Nancy

Nancy 

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Registered: 08-26-2000
Mon, 07-07-2003 - 12:27am
No experience with Straterra, but my DS is also on Concerta. We ran into the same problem you are seeing when we started playing baseball this spring and had 7:30 games. (When we had 5:45 games, you could watch the concerta wearing off inning by inning until he was spinning in circles in the outfield by the end of the game - LOL).

Anyways, I mentioned it to our ped, and he had no problem with a 5 mg boost of Ritalin on those evenings. We did that with no added side effects.

Good luck!

Karen

 


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Registered: 07-03-2003
Mon, 07-07-2003 - 9:02am
You guys are awesome - thanks for the advice - it makes sense to me.
Avatar for kellystee
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Registered: 04-29-2003
Wed, 07-09-2003 - 9:47am
No go here on the Strattera too. I just started my son in an all-day summer camp and after 4 days of camp, he's been written up the maximum of 3 times and they want to suspend him (which is why I'm not at work today and, needless to say, I've been in tears). I'm frustrated with Strattera and the doctors that prescribe it!! This drug has done NOTHING for us except make my life so much more stressful!! But just as one of the other parents said, Concerta was the best thing that ever happened to my son (and my family), but he became tolerant to the dose (which we continued to up until we could up it no more). Stick to the Concerta. . .I've never seen a drug more effective. And we also did the extra Ritalin at night too, which worked really well for us.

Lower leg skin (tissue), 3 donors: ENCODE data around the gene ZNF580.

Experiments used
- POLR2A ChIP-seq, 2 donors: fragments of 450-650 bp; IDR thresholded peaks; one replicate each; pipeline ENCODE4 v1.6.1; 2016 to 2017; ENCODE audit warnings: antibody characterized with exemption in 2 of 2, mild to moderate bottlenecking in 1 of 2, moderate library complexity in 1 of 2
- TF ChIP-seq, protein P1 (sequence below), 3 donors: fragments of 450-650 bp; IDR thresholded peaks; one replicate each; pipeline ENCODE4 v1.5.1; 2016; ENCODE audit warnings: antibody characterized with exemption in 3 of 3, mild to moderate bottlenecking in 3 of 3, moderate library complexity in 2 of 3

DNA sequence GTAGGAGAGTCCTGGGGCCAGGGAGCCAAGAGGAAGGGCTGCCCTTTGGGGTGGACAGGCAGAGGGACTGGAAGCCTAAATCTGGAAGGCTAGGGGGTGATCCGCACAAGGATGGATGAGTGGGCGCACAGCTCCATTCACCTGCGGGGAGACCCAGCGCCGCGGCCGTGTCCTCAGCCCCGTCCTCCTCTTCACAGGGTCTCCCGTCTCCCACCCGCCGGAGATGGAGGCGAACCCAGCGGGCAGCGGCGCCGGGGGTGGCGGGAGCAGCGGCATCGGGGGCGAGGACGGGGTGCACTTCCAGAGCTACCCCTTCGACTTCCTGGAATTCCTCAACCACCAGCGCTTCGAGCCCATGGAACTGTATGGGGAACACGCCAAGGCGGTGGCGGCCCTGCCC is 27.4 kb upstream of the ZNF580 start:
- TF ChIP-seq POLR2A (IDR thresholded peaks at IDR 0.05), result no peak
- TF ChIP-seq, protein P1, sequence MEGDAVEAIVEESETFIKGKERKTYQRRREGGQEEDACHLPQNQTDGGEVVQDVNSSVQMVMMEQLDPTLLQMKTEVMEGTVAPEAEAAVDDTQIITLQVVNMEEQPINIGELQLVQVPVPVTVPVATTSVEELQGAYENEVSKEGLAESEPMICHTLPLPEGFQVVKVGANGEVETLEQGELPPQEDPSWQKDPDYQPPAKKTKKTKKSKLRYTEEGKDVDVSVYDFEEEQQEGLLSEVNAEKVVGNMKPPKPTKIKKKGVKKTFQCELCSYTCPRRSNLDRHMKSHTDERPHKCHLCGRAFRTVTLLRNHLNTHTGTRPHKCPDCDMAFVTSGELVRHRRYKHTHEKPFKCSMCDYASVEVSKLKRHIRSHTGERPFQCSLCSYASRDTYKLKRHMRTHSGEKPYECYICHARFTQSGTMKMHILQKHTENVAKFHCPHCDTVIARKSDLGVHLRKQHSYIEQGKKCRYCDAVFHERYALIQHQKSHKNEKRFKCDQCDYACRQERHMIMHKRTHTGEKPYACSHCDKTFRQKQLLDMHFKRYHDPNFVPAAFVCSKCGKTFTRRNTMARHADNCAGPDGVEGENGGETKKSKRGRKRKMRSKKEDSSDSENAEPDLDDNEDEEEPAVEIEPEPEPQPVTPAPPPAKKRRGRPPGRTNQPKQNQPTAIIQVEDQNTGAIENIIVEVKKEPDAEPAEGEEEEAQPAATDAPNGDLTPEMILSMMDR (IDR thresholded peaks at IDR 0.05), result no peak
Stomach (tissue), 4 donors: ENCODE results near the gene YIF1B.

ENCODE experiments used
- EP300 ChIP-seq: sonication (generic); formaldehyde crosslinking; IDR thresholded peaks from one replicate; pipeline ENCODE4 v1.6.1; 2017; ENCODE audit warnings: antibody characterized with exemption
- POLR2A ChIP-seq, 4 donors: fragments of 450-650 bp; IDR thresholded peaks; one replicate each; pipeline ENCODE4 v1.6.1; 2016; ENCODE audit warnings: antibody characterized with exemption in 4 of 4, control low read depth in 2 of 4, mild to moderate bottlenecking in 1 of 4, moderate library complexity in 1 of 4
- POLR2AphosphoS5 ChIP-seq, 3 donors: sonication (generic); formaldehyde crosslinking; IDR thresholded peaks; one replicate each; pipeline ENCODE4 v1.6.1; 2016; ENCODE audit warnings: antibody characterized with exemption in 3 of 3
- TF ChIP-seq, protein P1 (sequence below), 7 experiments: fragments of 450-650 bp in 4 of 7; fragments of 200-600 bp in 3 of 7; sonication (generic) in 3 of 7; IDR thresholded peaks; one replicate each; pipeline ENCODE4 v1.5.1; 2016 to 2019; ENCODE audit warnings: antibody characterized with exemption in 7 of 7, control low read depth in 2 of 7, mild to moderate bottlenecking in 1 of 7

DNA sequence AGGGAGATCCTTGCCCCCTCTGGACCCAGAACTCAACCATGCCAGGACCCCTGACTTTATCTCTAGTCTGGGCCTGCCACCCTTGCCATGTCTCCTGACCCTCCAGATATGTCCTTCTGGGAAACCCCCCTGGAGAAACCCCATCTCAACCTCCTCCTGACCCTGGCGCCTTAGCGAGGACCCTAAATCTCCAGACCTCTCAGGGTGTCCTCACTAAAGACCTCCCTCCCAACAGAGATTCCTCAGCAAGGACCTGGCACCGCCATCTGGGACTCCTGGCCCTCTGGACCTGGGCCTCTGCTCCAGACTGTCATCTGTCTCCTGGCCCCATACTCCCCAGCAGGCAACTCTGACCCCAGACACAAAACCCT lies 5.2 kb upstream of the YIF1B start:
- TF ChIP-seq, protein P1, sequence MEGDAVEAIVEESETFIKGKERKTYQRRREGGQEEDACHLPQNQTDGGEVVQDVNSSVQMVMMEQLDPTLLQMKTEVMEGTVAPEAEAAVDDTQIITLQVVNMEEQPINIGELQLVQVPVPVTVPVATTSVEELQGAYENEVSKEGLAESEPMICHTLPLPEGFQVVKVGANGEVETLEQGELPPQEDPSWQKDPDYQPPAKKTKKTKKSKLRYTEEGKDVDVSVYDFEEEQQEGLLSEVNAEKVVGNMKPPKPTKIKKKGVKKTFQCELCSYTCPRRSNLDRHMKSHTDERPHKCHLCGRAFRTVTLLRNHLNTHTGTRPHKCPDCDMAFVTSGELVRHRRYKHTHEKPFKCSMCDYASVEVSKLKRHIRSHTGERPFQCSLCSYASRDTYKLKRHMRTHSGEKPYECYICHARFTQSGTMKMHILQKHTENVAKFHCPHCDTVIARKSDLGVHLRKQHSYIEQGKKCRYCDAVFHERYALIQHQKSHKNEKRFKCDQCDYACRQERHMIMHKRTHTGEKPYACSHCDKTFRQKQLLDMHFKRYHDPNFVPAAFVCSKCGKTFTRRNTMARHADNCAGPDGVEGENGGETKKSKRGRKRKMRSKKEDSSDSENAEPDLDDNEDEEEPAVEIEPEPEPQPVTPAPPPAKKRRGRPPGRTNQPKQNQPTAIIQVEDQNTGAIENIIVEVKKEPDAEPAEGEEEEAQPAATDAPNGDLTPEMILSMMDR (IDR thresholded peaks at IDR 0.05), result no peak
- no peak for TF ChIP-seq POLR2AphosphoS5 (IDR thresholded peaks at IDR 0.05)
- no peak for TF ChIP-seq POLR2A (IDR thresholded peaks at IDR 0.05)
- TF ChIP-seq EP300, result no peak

Good luck!

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Registered: 07-03-2003
Thu, 07-10-2003 - 8:19pm